Properly set up, the Headspace gauge used is a Go gauge, minus .004-.006. Go minus .006 is about .010 less than using the No go gauge as the headspace gauge on the AI chamber, which did not work worth a darn in one barrel that I had done this way. He can do the calculations on your action on the headspace gauge protrusion from the back of the barrel. I have used a Redding body die to bump back shoulders on loaded ammo in more than one caliber.
I fire form with 14.6g of Bullseye powder and cream of wheat, and you may forgo the cream of wheat, once fired brass turns out great. Federal brass is soft, don't use it. This method saves you a lot of money and bullets down the barrel. I cool and brush the barrel every 25 rounds.
I like my Ackley chambers set up for a crush fit on the fire-forming case, you will feel slight resistance when closing the bolt. If a case is too tight, I bump the shoulder back just a tad with the full-length sizer....no case stretching.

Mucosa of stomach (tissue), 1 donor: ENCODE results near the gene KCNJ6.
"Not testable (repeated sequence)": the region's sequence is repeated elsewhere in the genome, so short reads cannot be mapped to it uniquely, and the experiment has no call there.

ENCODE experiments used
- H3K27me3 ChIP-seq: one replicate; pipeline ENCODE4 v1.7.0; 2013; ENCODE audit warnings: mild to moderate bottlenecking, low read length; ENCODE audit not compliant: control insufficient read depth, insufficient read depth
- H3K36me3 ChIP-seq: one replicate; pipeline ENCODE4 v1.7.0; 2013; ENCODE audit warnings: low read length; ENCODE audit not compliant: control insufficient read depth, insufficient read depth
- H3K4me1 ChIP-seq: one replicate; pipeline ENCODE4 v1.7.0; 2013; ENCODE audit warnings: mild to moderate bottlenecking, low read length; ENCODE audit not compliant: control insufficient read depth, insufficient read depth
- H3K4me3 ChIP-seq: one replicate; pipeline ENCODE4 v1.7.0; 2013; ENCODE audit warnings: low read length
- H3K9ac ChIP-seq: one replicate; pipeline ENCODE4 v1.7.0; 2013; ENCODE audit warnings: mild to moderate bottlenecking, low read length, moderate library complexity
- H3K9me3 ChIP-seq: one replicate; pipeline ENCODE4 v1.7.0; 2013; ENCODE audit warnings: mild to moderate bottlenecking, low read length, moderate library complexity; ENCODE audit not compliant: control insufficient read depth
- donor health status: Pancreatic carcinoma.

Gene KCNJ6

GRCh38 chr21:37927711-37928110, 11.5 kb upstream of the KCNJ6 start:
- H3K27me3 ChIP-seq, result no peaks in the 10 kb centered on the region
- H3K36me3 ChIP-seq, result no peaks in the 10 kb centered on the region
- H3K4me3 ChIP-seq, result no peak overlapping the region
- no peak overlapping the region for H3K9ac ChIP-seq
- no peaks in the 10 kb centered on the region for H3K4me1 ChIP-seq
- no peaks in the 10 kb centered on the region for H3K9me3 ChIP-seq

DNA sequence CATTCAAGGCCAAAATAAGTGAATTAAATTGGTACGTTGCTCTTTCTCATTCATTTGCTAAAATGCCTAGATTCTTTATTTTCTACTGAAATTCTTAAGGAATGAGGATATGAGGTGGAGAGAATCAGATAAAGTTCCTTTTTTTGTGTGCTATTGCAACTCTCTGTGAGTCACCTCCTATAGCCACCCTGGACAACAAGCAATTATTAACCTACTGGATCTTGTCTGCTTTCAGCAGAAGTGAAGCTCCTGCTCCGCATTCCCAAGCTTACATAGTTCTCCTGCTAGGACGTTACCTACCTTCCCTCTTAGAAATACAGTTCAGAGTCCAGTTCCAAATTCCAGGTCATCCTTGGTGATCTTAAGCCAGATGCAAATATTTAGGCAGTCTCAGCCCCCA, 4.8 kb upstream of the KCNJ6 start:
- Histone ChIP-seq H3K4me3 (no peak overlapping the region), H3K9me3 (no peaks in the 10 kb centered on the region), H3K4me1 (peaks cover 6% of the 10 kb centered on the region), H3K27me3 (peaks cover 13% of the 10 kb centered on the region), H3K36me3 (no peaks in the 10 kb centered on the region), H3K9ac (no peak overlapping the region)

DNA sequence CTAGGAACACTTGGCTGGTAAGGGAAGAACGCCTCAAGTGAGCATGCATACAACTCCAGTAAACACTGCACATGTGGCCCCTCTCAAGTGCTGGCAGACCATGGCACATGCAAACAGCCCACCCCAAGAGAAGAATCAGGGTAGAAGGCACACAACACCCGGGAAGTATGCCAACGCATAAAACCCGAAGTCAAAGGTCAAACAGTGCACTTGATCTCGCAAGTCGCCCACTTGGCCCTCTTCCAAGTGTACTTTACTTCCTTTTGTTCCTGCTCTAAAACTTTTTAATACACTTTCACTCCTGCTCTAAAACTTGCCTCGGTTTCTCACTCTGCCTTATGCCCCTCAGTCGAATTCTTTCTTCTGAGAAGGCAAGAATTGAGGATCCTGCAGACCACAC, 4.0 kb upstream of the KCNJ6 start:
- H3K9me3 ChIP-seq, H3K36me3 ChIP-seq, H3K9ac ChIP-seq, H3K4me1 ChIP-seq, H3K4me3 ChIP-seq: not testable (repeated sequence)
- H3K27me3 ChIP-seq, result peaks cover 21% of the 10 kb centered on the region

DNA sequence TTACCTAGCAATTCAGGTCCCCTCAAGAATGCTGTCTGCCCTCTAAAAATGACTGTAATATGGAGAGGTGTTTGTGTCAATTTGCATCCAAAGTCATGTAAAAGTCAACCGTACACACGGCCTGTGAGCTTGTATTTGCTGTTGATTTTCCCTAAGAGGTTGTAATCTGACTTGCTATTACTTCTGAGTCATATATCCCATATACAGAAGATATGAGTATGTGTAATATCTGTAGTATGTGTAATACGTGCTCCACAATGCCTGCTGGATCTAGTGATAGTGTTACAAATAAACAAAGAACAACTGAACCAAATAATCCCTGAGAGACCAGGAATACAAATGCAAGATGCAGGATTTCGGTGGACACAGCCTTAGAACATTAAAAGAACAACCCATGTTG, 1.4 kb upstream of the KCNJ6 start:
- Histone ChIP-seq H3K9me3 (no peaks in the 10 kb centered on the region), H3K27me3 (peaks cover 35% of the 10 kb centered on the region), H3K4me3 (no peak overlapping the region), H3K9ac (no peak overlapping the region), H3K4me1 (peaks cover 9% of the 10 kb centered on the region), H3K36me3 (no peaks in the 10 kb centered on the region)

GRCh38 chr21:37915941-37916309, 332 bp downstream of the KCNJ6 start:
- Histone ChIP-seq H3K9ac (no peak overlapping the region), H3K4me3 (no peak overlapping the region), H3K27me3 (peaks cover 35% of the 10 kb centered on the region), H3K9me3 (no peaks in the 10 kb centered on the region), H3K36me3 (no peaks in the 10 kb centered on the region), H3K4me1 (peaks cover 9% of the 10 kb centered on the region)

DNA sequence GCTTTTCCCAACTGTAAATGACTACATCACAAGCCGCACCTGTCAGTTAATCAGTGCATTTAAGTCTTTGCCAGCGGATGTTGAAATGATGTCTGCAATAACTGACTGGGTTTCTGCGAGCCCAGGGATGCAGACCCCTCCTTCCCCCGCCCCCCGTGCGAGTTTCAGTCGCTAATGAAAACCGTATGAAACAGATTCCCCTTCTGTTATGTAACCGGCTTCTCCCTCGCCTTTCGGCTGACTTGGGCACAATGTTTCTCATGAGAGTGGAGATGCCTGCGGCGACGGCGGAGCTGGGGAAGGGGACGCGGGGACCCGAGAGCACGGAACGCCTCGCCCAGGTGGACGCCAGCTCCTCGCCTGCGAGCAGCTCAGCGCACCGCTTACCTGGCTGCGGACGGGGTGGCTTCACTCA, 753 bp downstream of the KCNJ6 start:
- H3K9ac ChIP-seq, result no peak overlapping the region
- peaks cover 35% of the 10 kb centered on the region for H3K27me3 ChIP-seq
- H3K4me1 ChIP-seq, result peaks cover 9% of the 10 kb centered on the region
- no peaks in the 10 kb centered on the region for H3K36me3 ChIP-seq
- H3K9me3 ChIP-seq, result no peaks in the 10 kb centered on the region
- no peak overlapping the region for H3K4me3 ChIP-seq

You can work up a very accurate load for fire forming your brass and hunt with it if you wish.
17 Ackley Hornet, 223 Ackley, 22/250 AI, 6/250 AI, 243 AI, 6 Rem AI, 280 AI were all exceptionally accurate with "forming" loads. I always fire-formed the smaller cases on varmints.
I wish you would forget the "ammo on the shelf" concept, lots of once-fired brass out there in the Winchester brand. If you lose a case now and again, no big deal. A lost case would be where it was work hardened and split at the shoulder with an incomplete fire form, which would be rare unless you used a light fire-forming load with the bullseye.
Forming the cases is nowhere near rocket science.
Tell the gunsmith that he should set up the headspace "tight" on an AI go gauge, NOT loose.